African-American tennis ace Serena Williams’ beautiful February 2018 Vogue magazine cover inspired lots of oohs and aaahs — but the story that accompanied it has caused a stir:
(Serena’s daughter) Olympia was born by emergency C-section after her heart rate dove dangerously low during contractions. The surgery went off without a hitch. (But) the next day, while recovering in the hospital, Serena suddenly felt short of breath.
Because of her history of blood clots, and because she was off her daily anticoagulant regimen due to the recent surgery, she immediately assumed she was having another pulmonary embolism. She walked out of the hospital room so her mother wouldn’t worry and told the nearest nurse, between gasps, that she needed a CT scan and intravenous heparin (a blood thinner) right away.
The nurse thought her pain medicine might be making her confused. But Serena insisted, and soon enough a doctor was performing an ultrasound of her legs. “I was like, ‘A doppler? I told you, I need a CT scan and a heparin drip,’” she remembers telling the team.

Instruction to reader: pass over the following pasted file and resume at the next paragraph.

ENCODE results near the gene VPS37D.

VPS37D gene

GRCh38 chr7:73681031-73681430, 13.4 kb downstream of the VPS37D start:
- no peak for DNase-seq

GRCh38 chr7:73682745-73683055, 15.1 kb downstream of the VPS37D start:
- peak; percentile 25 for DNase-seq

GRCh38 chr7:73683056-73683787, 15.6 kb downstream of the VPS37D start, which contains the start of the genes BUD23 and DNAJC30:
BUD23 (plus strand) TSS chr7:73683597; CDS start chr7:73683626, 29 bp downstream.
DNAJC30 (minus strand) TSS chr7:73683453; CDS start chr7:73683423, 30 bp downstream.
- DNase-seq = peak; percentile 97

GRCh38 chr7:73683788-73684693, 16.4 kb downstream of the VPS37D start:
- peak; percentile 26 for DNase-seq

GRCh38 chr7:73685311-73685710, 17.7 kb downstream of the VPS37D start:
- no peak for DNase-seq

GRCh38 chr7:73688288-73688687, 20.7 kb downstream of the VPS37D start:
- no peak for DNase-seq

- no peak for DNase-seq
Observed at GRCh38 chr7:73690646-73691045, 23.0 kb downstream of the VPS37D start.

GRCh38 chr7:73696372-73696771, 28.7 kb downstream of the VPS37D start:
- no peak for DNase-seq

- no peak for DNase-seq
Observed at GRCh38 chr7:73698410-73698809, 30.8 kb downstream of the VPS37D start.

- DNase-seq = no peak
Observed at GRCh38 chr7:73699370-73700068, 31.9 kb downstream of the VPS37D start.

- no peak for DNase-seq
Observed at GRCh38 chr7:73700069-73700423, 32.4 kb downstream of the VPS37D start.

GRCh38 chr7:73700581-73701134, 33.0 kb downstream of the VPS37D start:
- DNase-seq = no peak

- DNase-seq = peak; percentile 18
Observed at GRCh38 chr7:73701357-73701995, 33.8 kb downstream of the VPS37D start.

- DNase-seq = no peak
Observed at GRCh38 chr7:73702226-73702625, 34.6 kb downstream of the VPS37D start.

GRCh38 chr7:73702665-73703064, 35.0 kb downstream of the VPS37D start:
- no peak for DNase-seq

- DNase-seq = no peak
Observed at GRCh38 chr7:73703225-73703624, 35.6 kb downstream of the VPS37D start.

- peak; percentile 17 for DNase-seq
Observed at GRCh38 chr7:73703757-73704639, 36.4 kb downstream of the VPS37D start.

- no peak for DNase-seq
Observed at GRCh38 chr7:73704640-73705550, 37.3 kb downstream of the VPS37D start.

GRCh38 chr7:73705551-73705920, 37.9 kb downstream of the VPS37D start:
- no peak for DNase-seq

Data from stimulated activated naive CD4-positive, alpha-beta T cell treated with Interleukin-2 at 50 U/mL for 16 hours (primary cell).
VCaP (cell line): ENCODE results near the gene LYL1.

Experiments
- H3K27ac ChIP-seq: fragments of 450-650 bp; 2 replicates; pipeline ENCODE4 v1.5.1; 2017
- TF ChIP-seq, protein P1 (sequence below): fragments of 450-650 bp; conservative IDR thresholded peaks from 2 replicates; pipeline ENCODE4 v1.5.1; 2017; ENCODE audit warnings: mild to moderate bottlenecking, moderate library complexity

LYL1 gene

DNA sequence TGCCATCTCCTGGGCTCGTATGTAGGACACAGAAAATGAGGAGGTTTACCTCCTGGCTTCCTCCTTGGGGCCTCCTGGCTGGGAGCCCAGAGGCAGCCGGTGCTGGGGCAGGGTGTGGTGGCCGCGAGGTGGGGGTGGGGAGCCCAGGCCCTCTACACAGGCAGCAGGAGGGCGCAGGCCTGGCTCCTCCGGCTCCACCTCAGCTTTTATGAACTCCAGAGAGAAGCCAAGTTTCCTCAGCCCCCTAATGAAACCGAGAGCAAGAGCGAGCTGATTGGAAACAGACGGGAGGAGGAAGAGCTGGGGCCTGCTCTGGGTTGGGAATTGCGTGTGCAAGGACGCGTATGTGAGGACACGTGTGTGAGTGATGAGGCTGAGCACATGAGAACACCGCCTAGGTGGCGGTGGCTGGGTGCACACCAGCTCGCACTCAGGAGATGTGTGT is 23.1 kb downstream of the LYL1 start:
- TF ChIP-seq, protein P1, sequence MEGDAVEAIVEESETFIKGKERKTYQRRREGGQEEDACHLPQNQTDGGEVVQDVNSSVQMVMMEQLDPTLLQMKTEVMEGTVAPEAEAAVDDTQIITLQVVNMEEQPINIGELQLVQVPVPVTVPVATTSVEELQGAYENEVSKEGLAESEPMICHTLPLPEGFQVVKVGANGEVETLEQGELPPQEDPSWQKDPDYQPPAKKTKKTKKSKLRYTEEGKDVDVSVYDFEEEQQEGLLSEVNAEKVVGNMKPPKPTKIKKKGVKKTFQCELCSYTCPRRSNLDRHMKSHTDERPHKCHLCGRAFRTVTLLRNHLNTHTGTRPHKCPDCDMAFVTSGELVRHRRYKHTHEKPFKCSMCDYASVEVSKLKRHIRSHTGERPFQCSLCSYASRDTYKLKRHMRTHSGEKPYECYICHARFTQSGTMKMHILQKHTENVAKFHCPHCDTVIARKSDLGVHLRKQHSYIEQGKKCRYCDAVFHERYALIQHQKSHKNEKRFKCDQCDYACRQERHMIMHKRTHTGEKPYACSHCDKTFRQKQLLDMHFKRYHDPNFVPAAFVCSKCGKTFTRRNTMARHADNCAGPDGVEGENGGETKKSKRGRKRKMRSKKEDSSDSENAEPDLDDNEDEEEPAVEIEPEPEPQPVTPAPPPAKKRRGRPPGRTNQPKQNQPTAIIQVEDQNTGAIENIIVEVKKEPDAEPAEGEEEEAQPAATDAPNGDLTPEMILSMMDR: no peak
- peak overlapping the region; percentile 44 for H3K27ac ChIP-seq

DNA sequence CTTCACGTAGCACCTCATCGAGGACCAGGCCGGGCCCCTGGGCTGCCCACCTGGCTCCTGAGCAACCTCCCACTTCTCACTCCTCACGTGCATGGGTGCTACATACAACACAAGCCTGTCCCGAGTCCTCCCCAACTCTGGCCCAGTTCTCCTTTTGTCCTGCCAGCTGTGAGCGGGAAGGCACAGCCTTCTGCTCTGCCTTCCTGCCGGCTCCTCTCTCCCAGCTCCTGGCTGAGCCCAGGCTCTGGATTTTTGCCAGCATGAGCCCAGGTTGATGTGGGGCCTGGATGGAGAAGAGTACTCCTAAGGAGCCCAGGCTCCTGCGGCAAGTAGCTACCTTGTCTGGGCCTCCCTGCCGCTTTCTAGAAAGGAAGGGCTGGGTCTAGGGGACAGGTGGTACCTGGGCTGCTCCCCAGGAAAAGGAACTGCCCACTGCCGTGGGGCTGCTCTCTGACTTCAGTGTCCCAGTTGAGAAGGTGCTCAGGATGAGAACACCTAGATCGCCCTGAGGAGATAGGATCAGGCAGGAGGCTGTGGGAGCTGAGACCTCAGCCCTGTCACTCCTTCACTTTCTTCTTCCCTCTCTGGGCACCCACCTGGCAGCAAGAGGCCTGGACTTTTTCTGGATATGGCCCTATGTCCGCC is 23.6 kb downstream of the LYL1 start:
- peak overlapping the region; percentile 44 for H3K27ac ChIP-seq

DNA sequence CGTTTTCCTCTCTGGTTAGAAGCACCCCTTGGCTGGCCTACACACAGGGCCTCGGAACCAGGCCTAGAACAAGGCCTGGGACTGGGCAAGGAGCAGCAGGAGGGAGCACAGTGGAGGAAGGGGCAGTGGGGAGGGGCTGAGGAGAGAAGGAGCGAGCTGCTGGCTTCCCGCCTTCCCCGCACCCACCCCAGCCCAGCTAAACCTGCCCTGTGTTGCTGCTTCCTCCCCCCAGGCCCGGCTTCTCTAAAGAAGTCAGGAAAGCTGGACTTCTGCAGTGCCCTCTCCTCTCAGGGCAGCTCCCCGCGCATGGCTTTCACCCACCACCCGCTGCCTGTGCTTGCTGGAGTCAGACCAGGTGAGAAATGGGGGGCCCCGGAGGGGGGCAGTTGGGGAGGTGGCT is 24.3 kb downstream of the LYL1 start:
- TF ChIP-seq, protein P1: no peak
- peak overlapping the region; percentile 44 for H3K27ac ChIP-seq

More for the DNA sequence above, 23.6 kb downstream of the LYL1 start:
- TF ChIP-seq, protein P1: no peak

The ultrasound revealed nothing, so they sent her for the CT, and sure enough, several small blood clots had settled in her lungs. Minutes later she was on the drip. “I was, like, ‘Listen to Dr. Williams!’”
Women on Twitter rallied together to highlight that Williams’ post-partum experience is not uncommon for women, especially Black women.
According to the Centers for Disease Control and Prevention, blacks have been three to four times more likely to die during pregnancy or childbirth than whites for decades.
Given this known and dangerous racial disparity, doctors and nurses would do well to listen to Black women when they express pain and discomfort. If doctors don’t even listen to a famous multi-millionaire, imagine what the everyday Black mother endures.
Vouge Data Editor Elaine Filadelpho wrote, “It’s appalling & terrifying what Serena Williams went through post-delivery. I tweetstormed the other day about how women’s pain (esp for birth) isn’t taken seriously – and that’s so compounded for black women. listen. to. women.”